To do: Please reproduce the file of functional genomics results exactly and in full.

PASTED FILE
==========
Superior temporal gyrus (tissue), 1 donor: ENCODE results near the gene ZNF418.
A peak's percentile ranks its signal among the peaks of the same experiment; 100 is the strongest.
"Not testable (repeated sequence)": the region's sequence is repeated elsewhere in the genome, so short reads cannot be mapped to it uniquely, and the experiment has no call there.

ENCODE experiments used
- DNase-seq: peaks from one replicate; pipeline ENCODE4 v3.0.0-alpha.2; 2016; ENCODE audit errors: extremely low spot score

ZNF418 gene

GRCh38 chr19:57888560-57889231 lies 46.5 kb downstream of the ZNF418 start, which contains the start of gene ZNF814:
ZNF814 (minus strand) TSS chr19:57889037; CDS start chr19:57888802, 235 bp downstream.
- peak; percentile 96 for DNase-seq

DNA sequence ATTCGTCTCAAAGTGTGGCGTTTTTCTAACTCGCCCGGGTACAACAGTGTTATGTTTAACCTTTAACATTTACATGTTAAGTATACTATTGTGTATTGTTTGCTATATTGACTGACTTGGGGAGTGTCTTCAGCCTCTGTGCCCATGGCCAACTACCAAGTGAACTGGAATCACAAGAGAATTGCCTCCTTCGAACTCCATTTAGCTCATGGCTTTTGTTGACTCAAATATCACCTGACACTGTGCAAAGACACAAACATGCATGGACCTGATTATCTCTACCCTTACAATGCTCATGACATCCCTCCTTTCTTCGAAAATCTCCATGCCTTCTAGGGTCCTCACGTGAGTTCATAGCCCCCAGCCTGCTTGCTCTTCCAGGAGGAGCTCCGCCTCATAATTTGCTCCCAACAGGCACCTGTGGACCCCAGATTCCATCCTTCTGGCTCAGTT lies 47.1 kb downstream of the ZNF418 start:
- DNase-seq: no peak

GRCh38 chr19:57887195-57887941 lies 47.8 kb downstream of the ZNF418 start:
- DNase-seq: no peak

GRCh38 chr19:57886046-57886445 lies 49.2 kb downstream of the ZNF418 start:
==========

Superior temporal gyrus (tissue), 1 donor: ENCODE results near the gene ZNF418.
A peak's percentile ranks its signal among the peaks of the same experiment; 100 is the strongest.
"Not testable (repeated sequence)": the region's sequence is repeated elsewhere in the genome, so short reads cannot be mapped to it uniquely, and the experiment has no call there.

ENCODE experiments used
- DNase-seq: peaks from one replicate; pipeline ENCODE4 v3.0.0-alpha.2; 2016; ENCODE audit errors: extremely low spot score

ZNF418 gene

GRCh38 chr19:57888560-57889231 lies 46.5 kb downstream of the ZNF418 start, which contains the start of gene ZNF814:
ZNF814 (minus strand) TSS chr19:57889037; CDS start chr19:57888802, 235 bp downstream.
- peak; percentile 96 for DNase-seq

DNA sequence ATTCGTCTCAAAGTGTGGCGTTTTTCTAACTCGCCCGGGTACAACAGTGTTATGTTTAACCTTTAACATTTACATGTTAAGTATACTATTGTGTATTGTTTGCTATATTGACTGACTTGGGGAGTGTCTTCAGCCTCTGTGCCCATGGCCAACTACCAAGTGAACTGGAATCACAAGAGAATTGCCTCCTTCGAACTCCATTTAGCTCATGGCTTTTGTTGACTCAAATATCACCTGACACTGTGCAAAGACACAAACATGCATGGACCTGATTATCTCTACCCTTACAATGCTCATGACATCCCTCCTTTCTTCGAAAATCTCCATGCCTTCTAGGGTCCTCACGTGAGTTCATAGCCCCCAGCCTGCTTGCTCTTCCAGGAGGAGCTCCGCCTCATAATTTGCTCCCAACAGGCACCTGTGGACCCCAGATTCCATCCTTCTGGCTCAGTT lies 47.1 kb downstream of the ZNF418 start:
- DNase-seq: no peak

GRCh38 chr19:57887195-57887941 lies 47.8 kb downstream of the ZNF418 start:
- DNase-seq: no peak

GRCh38 chr19:57886046-57886445 lies 49.2 kb downstream of the ZNF418 start: